For more than two decades William Watkins has been exploring alternative views of our republican traditions, and, in the process, has become one of our most provocative and insightful constitutional historians. With Crossroads for Liberty and in an era when we are increasingly coming to realize that we live in a time of government gone amok, Watkins has produced a splendidly inspiring look at the Anti-Federalists, who were able presciently to warn us of the perils to come. Watkins not only gives us a superb exposition of their thought, but he reminds us of some of the wisdom of our First Constitution (the Articles of Confederation, which are helpfully reproduced as an appendix), and offers us some remedies for our ailing polity.
Stephen B. Presser, Raoul Berger Professor of Legal History Emeritus, Pritzker School of Law, Northwestern University; author, The American Constitutional Order; Recapturing the Constitution; Individual Rights and the Constitution, The Original Misunderstanding: The English, the Americans and the Dialectic of Federalist Jurisprudence; and other books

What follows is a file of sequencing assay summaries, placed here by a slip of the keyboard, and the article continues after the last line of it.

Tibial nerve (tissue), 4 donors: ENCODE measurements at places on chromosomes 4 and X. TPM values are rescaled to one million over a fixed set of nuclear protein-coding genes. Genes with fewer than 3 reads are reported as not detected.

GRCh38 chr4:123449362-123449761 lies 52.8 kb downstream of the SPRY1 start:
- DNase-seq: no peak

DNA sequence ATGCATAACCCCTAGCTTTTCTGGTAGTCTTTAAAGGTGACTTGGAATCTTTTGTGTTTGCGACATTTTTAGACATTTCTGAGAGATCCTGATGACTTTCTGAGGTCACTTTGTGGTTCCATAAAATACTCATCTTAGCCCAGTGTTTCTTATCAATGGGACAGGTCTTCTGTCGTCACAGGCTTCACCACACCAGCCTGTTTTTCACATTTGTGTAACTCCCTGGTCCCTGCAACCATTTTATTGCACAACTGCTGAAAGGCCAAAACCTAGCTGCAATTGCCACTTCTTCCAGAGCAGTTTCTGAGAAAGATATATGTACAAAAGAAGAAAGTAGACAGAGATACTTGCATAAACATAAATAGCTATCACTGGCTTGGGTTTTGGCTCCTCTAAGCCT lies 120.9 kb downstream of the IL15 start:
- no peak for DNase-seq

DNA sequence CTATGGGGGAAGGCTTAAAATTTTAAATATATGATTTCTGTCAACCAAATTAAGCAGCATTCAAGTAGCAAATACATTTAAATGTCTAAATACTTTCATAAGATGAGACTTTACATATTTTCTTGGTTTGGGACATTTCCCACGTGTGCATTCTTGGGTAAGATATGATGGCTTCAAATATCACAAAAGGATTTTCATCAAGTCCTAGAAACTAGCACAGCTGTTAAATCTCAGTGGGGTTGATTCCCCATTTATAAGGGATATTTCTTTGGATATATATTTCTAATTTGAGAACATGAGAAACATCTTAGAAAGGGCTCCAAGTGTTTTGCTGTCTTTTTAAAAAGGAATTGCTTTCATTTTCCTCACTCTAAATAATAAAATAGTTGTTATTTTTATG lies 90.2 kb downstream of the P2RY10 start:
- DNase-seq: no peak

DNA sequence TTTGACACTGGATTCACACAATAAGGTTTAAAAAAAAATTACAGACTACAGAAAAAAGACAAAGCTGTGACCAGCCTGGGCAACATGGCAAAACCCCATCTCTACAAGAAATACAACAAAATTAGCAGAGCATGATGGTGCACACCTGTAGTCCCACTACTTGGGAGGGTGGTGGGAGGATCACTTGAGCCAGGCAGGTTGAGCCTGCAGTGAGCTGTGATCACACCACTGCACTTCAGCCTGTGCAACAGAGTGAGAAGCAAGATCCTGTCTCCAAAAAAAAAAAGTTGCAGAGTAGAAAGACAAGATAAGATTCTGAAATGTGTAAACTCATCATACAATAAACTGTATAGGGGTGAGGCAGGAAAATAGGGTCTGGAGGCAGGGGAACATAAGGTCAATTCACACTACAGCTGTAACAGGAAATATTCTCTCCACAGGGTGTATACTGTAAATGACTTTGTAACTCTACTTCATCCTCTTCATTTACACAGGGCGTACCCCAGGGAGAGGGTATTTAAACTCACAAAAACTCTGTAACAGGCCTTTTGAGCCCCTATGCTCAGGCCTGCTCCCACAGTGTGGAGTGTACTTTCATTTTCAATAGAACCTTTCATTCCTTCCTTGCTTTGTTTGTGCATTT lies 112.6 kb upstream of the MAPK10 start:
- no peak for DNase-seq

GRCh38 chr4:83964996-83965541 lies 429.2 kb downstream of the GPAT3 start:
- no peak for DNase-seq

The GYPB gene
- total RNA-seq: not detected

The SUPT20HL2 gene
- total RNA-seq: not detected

At a time in our history when most people take it as an article of faith that the federal government must provide a solution to every major problem, from education to terrorism to economic downturn, the indispensable book Crossroads for Liberty advances the notion that our massive federal government is the problem, and that the solution lies in ideas that have lain dormant for over two centuries. William Watkins gives much needed consideration to the unwisely disparaged ideas of the Anti-Federalists and, particularly, the Articles of Confederation. According to Watkins, the Constitutional Convention of 1787 would have been far wiser to stick with its assigned mission of proposing amendments to the Articles, rather than creating a wholly different and far more centralized form of government that has grown into the behemoth we have today. Recognizing that we cannot turn back the clock and return to the Articles of Confederation, Watkins nevertheless believes that the Articles and their Anti-Federalist proponents have invaluable lessons to teach us, if only we open our minds to the possibility. We would be wise to listen.